Comic books fueled my passion for strength until I was old enough to begin weight training. For me that was age 14. Once I reached this age, I was given permission to workout at a very nice gym my dad had built for his employees, for as many workouts as I could handle. While this sounds like a lifter’s paradise, there were two important things missing: 1) Adult Supervision, and 2) competent instruction. This brought on over training, injury, and a lack of real progress. At this point, I thought I would look to the experts for advice and turned to the muscle comics. We all know where they lead, more disappointing gains and frustration.
At this point I would like to make an appeal to the experienced trainees. Share your knowledge of sensible training with the next generation. Help them navigate past the pitfalls and roadblocks that you came across as a young lifter. That is what I am doing with my son now. While he is only 11 months old, he accompanies me on every workout. Because of this, he is already learning what it takes to be a champion, by example.
We will now return to the journey. I continued to train the same way as described above
throughout high school, college, and the first year or two of my professional career. I went through the motions of 5-6 day a week blitzing & pumping for all of those years with little to show for it. I knew that I needed a change, and even began praying for change! At that time (about 2002-2003), I saw an advertisement for a book titled Dinosaur Training in the back of Iron Man magazine. I bought the book, read it carefully, and began implementing the principles into my training. My life was forever changed. I started gaining strength, muscle, and power in every lift.
It was also at this time in my life that I experienced a spiritual change. You see, deep inside my heart I knew that my new-found strength would be used to help others. I didn’t know how yet, but I would find out very soon. Over the next couple of years, I began to learn how to (crudely) perform a few old time feats of strength. This includes ripping a phone book in 1/2 with my bare hands and bending a 60 Penny nail into a “V” shape. I began to perform these feats for family and friends on occasion, but did not yet perform in public. I was far removed from a real-life performing strongman. Over the next couple of years I continued to increase my repertoire of feats, as well as perfecting the feats I already learned. After 3-4 years of practicing, I was given my first opportunity to perform in public! It was at a children’s church service. The whole show consisted of maybe 3-4 feats and lasted all of maybe 10 minutes. To me it seemed like an eternity!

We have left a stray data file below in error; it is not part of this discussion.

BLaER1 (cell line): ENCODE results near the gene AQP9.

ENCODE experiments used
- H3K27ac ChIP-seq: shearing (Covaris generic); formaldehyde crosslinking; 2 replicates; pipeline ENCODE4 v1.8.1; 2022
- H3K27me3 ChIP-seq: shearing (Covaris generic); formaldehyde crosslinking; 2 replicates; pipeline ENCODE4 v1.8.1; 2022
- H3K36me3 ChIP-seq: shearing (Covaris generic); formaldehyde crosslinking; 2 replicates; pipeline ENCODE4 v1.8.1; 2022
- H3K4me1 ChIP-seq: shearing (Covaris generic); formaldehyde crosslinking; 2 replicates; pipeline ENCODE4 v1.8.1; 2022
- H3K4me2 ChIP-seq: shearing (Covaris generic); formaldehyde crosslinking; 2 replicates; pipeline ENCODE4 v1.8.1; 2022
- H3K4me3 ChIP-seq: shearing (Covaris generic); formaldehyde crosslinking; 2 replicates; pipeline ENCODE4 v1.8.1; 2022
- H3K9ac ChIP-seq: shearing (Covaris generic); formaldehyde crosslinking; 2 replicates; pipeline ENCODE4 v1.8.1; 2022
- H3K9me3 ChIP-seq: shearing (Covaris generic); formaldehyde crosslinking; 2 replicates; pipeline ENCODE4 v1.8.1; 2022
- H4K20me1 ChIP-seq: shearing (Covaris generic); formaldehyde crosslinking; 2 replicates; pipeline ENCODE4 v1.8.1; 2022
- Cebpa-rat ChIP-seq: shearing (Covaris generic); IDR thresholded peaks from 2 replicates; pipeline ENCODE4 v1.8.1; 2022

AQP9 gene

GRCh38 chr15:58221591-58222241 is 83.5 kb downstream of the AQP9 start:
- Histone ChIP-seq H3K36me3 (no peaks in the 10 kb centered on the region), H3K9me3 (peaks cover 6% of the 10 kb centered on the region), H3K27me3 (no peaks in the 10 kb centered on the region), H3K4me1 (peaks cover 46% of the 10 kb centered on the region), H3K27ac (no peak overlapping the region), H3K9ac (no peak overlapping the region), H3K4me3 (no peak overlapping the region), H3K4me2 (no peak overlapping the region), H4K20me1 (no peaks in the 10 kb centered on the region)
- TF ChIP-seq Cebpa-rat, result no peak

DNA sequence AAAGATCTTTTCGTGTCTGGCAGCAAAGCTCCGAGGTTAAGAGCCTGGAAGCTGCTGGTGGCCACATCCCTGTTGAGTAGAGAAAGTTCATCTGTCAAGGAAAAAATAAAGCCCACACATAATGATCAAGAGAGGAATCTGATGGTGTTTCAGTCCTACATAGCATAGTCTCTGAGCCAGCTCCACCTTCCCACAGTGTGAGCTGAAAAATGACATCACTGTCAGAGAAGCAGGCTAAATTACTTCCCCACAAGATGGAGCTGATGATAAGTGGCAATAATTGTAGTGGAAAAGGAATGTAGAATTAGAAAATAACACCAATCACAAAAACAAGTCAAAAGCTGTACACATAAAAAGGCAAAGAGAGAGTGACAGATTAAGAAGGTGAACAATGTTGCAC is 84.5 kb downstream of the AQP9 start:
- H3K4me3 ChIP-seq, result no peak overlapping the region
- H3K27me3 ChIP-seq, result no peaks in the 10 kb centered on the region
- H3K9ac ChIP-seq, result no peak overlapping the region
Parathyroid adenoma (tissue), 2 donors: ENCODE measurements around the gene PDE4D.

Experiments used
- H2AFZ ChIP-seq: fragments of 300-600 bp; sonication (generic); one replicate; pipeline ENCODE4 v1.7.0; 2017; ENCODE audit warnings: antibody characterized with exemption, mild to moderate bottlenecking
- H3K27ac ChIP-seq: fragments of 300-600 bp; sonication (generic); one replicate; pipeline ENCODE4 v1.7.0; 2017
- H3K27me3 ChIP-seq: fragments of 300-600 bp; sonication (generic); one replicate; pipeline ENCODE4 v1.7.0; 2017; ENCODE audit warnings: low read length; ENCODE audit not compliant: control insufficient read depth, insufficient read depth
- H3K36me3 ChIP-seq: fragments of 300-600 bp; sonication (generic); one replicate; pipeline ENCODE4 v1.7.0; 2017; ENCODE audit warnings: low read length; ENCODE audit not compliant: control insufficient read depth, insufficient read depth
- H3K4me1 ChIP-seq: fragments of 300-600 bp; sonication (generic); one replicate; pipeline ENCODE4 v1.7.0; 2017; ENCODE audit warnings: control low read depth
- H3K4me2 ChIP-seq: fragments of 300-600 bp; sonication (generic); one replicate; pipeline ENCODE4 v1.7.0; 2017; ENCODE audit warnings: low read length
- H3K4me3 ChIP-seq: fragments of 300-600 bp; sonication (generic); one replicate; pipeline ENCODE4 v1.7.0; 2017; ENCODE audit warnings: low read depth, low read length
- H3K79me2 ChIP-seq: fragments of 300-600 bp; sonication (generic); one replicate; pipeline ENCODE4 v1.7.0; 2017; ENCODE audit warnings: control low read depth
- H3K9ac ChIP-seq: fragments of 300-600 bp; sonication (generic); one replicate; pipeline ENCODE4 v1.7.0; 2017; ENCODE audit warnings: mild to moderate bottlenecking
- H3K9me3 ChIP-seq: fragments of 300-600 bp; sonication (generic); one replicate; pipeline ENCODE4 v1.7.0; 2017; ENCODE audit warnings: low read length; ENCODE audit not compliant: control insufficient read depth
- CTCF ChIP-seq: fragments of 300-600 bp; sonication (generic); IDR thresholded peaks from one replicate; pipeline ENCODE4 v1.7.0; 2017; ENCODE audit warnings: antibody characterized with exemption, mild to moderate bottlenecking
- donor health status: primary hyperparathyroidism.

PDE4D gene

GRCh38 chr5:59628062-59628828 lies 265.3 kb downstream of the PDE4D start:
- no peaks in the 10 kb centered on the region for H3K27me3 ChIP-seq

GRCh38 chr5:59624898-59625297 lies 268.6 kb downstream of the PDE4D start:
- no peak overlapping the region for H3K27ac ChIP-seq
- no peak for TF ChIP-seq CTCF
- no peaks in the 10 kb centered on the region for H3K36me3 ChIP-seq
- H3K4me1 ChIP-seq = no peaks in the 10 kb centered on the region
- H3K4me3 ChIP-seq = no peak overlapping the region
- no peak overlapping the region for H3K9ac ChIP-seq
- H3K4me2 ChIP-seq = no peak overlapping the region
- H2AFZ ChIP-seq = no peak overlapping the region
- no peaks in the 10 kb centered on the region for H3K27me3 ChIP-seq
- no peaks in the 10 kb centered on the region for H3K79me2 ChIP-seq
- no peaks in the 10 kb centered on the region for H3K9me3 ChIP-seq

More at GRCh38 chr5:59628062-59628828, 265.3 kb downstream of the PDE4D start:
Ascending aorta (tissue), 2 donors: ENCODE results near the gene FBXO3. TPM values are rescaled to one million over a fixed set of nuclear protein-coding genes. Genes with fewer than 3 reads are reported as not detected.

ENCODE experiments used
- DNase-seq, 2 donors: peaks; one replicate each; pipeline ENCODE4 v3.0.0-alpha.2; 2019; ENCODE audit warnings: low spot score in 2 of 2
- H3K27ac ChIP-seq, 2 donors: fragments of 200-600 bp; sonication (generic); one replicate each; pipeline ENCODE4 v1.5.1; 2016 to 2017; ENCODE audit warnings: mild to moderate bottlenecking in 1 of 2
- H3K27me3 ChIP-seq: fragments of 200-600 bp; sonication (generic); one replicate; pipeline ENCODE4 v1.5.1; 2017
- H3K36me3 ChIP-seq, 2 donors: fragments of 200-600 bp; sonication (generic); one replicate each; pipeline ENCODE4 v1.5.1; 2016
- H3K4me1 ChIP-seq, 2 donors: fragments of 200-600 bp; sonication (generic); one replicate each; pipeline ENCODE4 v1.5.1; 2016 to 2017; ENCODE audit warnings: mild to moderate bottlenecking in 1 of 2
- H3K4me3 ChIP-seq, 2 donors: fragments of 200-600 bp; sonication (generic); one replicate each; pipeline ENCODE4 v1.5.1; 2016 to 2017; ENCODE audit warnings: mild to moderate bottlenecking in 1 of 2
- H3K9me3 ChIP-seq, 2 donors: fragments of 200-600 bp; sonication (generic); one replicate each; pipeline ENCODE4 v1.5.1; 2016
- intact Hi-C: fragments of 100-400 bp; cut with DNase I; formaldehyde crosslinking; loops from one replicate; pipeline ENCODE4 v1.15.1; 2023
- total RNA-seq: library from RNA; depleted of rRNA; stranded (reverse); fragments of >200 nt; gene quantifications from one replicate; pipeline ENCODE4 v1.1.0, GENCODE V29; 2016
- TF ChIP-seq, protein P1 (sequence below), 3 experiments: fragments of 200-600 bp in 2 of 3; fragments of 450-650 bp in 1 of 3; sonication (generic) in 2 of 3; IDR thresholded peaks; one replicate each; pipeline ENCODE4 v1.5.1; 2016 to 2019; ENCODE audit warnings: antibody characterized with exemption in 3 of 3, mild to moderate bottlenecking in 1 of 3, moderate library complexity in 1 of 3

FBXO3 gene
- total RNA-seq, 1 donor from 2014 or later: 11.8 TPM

I continued to have opportunities to perform from time to time, but nothing steady. I did not let this stop my journey. Instead, I used the time to keep honing my skills and increase my overall strength. This quiet period taught me something. If you have a dream, hold onto it with bulldog determination! Whether we are talking about a 500 pound squat, or a world record setting feat of strength, any dream worth having takes lots of hard work and preparation!
Finally in 2008 I received my first big break. I was given an opportunity to travel with a strength team. We traveled across the U.S. as far west as North Texas, and as far East as Upstate New York. We performed feats of strength and spoke at churches, schools, and even a private college. It was at this time that I learned how to perform in front of crowds and speak in public. Without this time on the road I would not be the strongman I am today.
Since then I have been blessed with the opportunity to speak and perform in front of thousands of people, I have been featured on television, and I have even set three world records. All of this came about because I did not quit! When my training failed me, I did not quit! I searched until I found the training style that works best for me. When my dream did not come to fruition immediately, I did not quit! I used the time I was given to perfect my craft.
When my 250# sandbag did not move off the ground, I did not quit! I worked on it until I was able to lift it and carry it. What will your response be to your next dream? Will you fight for it, or will you take flight? My advice is for you to take hold of that dream and never let go! You have no control over where your life begins, but you do have some say in where it will end.